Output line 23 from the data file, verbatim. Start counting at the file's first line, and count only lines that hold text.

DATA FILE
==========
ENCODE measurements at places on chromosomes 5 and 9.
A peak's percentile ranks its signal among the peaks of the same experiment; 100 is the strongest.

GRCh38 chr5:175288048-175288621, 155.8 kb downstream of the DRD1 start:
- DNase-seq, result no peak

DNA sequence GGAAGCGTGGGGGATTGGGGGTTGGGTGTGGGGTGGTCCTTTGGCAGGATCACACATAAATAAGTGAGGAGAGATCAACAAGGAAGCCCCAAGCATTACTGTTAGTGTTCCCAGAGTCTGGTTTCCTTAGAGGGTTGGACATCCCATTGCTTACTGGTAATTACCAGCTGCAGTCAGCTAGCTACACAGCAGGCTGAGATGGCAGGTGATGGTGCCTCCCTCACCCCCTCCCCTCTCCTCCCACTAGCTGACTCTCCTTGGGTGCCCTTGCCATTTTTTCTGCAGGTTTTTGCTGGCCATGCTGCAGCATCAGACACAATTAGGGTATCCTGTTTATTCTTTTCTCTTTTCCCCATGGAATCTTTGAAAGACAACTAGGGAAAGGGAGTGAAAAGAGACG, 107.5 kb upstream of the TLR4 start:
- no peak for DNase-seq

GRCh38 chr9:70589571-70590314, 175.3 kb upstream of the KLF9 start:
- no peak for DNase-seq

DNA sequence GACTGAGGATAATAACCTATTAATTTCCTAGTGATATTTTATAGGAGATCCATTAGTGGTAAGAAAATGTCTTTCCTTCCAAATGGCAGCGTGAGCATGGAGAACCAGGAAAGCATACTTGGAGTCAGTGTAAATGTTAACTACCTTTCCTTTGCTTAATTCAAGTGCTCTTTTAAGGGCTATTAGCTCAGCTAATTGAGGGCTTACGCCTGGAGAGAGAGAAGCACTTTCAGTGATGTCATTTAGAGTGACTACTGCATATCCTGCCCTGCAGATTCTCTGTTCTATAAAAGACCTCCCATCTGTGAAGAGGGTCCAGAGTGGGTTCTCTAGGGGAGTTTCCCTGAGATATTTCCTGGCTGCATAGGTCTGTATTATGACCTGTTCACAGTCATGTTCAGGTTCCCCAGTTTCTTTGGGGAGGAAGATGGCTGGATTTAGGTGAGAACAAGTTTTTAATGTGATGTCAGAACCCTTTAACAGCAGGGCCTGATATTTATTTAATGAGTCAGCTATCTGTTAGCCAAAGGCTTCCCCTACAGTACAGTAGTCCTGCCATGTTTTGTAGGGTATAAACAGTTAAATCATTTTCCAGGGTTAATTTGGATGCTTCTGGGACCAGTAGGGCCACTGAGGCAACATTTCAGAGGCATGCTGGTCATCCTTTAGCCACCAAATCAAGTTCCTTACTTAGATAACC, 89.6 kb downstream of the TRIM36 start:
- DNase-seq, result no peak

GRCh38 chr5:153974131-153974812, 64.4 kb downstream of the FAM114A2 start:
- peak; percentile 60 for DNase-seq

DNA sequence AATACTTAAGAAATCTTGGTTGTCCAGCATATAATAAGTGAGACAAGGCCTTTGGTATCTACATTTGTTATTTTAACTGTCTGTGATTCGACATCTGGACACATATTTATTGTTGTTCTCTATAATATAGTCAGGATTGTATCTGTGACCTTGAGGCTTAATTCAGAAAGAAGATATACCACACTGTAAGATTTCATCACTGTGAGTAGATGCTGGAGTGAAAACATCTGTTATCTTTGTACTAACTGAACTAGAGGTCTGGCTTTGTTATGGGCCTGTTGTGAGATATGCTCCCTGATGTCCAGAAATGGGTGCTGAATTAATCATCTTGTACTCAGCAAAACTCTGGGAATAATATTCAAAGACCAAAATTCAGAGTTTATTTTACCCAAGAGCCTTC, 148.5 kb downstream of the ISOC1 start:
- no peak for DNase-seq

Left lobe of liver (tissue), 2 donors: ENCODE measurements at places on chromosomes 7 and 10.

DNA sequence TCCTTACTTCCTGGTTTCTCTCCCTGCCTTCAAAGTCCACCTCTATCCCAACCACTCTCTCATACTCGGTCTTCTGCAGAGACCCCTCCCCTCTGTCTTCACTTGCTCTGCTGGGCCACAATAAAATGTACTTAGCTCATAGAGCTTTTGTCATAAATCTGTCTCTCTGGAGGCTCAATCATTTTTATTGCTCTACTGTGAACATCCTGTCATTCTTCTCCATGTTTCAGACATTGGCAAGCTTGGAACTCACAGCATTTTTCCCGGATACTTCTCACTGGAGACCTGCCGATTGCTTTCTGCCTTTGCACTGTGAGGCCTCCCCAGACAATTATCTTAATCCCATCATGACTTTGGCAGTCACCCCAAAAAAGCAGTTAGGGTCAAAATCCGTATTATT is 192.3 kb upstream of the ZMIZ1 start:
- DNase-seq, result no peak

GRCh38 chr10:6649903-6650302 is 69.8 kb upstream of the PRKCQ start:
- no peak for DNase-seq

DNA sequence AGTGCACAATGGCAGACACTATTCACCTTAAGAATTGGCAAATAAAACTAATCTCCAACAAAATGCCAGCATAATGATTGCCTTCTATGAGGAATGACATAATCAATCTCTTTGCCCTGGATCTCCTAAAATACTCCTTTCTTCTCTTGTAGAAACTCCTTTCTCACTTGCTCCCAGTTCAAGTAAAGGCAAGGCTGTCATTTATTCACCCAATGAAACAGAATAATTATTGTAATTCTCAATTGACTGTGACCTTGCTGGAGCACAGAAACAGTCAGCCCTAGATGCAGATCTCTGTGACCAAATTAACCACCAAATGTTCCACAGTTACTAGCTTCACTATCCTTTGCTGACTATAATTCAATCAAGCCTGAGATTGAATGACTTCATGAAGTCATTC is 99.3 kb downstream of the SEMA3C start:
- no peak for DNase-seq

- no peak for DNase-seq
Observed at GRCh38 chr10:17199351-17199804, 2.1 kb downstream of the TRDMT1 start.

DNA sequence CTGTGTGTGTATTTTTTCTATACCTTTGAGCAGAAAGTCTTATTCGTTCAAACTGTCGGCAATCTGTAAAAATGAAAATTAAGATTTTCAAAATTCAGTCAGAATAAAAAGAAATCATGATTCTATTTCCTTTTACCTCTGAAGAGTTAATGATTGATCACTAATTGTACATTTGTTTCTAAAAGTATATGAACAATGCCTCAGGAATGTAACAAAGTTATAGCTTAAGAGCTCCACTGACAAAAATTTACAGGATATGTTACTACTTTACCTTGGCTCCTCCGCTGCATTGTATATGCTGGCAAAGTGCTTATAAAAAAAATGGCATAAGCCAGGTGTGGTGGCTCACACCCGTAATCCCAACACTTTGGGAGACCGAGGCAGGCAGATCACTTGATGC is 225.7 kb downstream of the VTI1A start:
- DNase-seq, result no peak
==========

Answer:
Observed at GRCh38 chr10:17199351-17199804, 2.1 kb downstream of the TRDMT1 start.